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How Endangered Whales are Shaping the Lobster Industry

A 2012 study estimated that around 83 percent of all living Right Whales have been entangled in fishing gear at some point in their lives. While there is no data pointing to the type of gear that causes injury, lobster traps could be to blame. Now, they are at the center of a heated debate.

The Right Whale population has an estimated 411 individuals, and there were no recorded births in 2018. The later half of the 20th century saw a slow recovery for this previously critically endangered animal, as much of the species was hunted and killed by whaling. While recovery and sustainability efforts have proven successful, Right Whales still face injuries and death from collisions with ships and entanglements in fishing gear. This is where lobstermen are concerned.

In February, the American Lobster Management Board voted unanimously to launch a months-long regulatory process that will consider how lobster fisheries can reduce impact on Right Whales. The most pressing factor is the number of vertical lines – lobster traps sit on the bottom of the ocean, but lines tether them to buoys so lobstermen can claim their catches. Regulators have considered removing up to 40 percent of the lines that link seabed lobster traps to buoys on the surface. This, they hope, will help protect the Right Whale without placing further federal restrictions on the lobster industry.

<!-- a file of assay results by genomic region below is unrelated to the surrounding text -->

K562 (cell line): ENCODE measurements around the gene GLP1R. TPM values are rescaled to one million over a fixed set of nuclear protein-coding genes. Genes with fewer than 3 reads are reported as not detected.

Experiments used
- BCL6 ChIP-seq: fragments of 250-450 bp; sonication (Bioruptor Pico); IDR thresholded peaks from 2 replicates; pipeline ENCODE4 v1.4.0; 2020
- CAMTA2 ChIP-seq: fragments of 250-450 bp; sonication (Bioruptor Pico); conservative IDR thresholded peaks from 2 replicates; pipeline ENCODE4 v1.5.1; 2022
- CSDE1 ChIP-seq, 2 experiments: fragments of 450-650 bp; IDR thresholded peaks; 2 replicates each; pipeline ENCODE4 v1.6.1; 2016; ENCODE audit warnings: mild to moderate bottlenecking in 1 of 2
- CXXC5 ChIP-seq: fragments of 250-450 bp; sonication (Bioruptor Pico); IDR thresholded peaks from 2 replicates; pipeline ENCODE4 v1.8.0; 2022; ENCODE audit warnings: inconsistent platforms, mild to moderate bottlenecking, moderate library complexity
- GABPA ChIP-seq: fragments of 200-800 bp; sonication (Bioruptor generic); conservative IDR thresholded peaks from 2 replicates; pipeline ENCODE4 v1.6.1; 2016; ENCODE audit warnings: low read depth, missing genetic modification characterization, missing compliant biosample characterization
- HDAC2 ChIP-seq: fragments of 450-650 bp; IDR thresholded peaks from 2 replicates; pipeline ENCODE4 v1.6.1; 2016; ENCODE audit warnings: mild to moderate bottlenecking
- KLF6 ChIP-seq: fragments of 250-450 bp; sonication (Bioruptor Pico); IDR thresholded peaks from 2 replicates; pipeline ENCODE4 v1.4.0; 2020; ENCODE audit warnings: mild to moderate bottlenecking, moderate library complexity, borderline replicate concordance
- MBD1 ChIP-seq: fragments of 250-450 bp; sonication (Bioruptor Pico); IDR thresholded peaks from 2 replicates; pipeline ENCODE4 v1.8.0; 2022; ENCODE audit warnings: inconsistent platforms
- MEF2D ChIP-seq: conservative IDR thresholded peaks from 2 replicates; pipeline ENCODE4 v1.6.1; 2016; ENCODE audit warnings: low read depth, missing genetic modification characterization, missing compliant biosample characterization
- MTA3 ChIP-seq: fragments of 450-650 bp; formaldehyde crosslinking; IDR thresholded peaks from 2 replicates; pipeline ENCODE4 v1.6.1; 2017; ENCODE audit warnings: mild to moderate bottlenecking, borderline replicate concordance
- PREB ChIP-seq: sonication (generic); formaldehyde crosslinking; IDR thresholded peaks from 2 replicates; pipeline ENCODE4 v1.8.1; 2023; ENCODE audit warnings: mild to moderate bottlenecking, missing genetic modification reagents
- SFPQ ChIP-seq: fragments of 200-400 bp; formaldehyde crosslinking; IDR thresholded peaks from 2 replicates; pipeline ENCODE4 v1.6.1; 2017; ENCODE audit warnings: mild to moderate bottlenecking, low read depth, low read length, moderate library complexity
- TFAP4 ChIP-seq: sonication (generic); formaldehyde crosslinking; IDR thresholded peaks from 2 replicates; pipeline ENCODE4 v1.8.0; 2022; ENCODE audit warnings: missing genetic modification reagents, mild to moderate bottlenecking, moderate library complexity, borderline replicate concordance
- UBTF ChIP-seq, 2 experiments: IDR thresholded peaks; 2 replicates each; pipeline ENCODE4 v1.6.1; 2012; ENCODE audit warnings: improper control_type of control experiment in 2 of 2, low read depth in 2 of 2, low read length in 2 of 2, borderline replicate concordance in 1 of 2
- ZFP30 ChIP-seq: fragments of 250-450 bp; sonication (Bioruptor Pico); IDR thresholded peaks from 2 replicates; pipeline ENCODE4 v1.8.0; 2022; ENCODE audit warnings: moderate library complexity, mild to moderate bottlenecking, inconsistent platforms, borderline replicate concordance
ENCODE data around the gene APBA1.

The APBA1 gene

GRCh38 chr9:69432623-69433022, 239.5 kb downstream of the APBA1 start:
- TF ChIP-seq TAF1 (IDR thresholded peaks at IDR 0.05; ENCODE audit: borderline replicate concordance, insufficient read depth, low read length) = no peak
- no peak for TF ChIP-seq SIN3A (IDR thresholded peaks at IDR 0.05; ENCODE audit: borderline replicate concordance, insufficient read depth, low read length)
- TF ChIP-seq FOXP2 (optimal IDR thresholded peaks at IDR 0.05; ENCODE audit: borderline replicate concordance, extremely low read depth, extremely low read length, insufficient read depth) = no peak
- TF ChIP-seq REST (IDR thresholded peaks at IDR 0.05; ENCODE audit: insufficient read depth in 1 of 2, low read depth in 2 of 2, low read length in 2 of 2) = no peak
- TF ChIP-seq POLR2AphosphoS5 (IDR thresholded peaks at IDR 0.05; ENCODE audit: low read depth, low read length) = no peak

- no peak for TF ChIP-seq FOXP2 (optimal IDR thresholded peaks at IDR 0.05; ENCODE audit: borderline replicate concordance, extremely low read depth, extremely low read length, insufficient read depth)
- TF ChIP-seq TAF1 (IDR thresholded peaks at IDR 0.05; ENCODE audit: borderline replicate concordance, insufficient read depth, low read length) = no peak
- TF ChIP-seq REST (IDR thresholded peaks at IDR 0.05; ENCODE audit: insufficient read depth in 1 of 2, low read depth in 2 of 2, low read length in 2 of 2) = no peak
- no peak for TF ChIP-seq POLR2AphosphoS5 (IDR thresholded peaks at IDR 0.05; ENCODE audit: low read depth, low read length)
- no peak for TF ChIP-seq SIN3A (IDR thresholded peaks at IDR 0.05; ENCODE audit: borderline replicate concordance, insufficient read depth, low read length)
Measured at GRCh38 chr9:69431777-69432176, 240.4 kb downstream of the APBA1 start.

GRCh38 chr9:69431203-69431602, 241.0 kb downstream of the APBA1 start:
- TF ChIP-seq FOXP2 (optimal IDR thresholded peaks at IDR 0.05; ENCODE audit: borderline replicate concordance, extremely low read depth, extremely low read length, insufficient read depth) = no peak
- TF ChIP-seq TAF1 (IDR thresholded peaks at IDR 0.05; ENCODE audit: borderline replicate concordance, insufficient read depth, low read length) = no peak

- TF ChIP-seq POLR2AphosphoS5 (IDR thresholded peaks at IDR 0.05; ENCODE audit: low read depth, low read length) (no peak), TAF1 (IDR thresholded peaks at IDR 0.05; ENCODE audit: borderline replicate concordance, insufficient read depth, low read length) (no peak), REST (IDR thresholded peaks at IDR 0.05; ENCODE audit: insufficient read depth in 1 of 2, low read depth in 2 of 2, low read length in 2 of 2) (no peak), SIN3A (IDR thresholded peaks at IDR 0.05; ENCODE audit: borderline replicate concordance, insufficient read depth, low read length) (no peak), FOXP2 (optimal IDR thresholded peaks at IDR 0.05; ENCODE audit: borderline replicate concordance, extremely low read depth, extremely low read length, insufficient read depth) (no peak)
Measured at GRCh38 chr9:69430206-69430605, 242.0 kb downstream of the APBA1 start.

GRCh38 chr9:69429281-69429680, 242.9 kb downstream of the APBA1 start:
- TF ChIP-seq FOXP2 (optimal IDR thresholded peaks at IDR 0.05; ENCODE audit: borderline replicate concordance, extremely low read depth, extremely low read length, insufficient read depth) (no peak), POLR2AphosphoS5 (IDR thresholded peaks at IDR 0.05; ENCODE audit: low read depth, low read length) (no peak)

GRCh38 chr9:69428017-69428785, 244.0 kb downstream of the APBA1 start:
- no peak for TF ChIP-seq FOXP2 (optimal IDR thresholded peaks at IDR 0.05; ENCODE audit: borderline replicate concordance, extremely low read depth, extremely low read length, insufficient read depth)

The American Lobster Management Board has also considered reducing the number of traps outright seasonal closures, changes to fishing gear, and cracking down on lobstermen who fish over their trap limits. Additionally, the lobster industry has considered switching to weaker, easier-breaking ropes in order to protect whales from entanglement, but environmentalists say this measure does not go far enough.

Regulatory and conservation measures are often spurred by brief whale sightings. Last spring, one Right Whale was seen off the coast of Grand Manan Island in New Brunswick, Canada, leading to the early closure of a lobster fishery. This, according to a report, caused a significant financial loss to fishermen. Now, rather than waiting for whales to appear, lobster and fish regulatory boards are trying to be proactive in order to protect the industry.

This conflict has engineers grinding to work, and many inventors are shifting their efforts to create lobster traps that both protect the endangered whales and salvage the fishers’ livelihoods. The Smithsonian Magazine recently profiled a team of engineers who designed a low-cost, lineless, self-surfacing lobster trap that would prevent entanglement by Right Whales. This type of creative problem solving will be necessary in the coming years as lobstermen continue to fight for financial wellbeing in an increasingly unsustainable environment.